When selecting cremation as a form of disposition, make sure you select a reputable firm:
Ask your friends and others in your community what they know about the firm.
Seek advice from your clergy regarding your choice.
DO NOT choose a firm based solely on price.
- Determine the type of services you would like. The type of service you request will be the determining factor in what the cost will be, such as:
Cremation with visitation and embalming
Memorial service with or without the cremated remains present
Traditional church service
Direct cremation with no service, viewing or visitation
Code of Cremation Ethics
We believe in the dignity and respect in the care of the deceased, in compassion for the living who survive them, and in the memorialization of life; that a cremation authority should be responsible for creating and maintaining an atmosphere of respect at all times; that the greatest care should be taken in the appointment of crematory staff members, any of whom must not,by conduct or demeanor, bring the crematory or cremation into disrepute; that cremation should be considered as preparation for memorialization; and that the deceased of our society should be memorialized through a commemorative means suitable to the survivors.
Cremation - Answering Your Questions
I Just Want to Be Cremated
As more and more people plan ahead, we hear from many individuals that they don't want a big "fuss" when they are gone; they "just want to be cremated."
Cremation is a versatile option because it provides ample time for the family to gather, it allows for easy transportation of the remains, and it makes for a simple and easy means of disposition.
However, the notion that there shouldn't be any "fuss" is simply a misunderstanding of the reason we have funeral and memorial services in the first place. We want to-indeed, we need to-make a "fuss" when we lose someone we love. We need to take time to remember and mourn our loss, otherwise, we never experience any type of closure. The purpose of the funeral or memorial is to help us face the pain of our loss, acknowledge the reality of the death, receive the support of our loved ones, and remember and honor a life that we have cherished. As we plan ahead, we need to consider the needs of our family as well as our own preferences and desires.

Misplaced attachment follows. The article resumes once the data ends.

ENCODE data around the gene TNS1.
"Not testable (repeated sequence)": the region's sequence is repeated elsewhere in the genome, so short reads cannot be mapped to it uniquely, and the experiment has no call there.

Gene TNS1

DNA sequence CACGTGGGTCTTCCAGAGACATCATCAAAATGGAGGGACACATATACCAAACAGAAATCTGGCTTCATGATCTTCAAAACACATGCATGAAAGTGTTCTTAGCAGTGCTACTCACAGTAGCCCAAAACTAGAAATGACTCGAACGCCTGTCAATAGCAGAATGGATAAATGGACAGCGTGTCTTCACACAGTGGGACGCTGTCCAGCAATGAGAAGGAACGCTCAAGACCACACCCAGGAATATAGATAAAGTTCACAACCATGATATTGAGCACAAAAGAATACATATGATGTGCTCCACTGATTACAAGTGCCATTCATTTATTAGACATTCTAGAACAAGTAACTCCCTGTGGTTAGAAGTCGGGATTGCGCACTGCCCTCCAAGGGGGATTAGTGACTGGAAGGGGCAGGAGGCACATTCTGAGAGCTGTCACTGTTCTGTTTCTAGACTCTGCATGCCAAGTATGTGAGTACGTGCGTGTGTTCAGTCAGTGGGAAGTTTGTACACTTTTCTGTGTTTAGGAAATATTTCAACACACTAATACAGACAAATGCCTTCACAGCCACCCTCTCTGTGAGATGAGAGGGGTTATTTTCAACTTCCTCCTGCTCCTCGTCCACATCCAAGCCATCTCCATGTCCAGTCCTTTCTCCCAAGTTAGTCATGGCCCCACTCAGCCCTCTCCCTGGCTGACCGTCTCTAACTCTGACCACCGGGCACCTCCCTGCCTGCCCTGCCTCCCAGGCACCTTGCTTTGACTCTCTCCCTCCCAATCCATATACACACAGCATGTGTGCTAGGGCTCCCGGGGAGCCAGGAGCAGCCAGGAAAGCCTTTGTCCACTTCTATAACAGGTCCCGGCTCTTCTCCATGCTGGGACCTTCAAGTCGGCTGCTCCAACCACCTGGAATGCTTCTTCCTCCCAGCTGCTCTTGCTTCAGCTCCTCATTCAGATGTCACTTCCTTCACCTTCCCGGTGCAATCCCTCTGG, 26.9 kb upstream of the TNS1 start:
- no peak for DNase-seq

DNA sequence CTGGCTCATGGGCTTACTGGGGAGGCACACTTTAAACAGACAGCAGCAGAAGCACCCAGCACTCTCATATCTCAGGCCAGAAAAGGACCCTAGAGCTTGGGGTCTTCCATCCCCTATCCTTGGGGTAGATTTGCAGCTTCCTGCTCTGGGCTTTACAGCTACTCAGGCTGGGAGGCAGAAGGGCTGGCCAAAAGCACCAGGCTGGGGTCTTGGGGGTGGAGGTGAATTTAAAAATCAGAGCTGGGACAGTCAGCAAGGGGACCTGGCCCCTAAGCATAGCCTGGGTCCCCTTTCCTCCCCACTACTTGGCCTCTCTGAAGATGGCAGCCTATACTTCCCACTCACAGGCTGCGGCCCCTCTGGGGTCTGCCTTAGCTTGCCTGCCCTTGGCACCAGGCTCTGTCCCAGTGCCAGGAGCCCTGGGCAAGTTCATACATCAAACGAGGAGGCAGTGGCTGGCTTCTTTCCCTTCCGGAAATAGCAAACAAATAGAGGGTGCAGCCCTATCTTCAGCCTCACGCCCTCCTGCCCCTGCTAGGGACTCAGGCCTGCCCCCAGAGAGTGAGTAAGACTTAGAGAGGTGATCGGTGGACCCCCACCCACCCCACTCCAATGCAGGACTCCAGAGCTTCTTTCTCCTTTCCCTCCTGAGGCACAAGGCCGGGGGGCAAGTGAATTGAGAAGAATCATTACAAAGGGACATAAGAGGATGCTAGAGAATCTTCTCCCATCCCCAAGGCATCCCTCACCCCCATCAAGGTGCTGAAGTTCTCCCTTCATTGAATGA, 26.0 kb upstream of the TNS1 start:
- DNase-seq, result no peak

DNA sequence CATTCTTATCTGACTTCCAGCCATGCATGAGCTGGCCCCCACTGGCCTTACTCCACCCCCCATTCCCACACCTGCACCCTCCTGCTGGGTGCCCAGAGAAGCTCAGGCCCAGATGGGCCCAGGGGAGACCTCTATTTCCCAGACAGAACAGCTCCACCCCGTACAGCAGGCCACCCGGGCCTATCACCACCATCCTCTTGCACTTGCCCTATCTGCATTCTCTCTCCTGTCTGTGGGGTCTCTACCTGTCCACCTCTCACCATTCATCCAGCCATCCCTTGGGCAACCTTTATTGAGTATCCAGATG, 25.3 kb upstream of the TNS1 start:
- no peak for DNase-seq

With that said, here are a few considerations when it comes to choosing cremation:
- Cremation may be carried out before the memorial service or afterward.
- The body may be dressed and present in a ceremonial rental casket to allow friends and family to say their final goodbyes. This can be especially significant if the death was sudden and unexpected. Sometimes we have to see with our own eyes to really begin to get over the shock of a death.
- The service may be a simple, informal gathering of close family or a public honoring of the deceased.
- If the memorial service is held after the cremation takes place, it is important to have the urn present. The urn is not merely a container for the cremated body; it is a memorial of the deceased.
- An alternative container is required for the actual cremation. Containers must be suitably rigid to hold the body and, of course, must be made of combustible material. The family may choose between a number of options for alternative containers available at the funeral home, or they may provide their own.
- There are many options for memorialization after the cremated body is returned to the family. The remains could be buried in a cemetery lot or cremation garden, placed in a columbarium, kept at home, scattered, used in cremation jewelry, or portioned off for different uses.
- When cremation takes place, it is important to remember the significance of permanent memorialization. Generations from now, family members will want to be able to visit a permanent memorial, so a gravestone, grave marker, or plaque should be considered.
With cremation, there are even more options available to families than there are with traditional in-ground burial. The key is to plan ahead and put all wishes in writing so that when a death occurs, the family doesn't have to worry about which options to choose.